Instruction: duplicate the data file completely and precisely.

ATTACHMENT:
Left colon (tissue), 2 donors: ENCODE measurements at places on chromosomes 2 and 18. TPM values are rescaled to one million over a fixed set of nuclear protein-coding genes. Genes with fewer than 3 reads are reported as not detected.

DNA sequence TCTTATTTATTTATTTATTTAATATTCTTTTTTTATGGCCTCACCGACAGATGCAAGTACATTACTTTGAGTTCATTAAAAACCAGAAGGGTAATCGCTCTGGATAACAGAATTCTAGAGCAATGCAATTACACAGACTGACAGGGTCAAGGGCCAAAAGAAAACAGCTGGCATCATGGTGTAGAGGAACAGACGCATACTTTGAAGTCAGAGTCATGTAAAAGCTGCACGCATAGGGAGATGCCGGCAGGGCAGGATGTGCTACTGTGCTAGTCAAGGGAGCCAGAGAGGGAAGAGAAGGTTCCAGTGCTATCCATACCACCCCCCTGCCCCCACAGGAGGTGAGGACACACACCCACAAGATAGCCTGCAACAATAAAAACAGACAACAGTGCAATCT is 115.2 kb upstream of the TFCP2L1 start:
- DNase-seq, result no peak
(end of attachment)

Left colon (tissue), 2 donors: ENCODE measurements at places on chromosomes 2 and 18. TPM values are rescaled to one million over a fixed set of nuclear protein-coding genes. Genes with fewer than 3 reads are reported as not detected.

DNA sequence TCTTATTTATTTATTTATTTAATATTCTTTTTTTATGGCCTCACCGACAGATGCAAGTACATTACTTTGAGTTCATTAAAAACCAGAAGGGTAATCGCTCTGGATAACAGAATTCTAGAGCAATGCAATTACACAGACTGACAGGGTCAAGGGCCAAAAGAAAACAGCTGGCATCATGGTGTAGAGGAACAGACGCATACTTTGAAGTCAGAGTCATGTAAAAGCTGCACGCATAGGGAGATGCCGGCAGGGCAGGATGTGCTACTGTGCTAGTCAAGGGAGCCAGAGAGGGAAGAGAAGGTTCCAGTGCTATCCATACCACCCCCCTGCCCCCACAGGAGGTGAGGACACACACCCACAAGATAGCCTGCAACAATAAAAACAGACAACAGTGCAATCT is 115.2 kb upstream of the TFCP2L1 start:
- DNase-seq, result no peak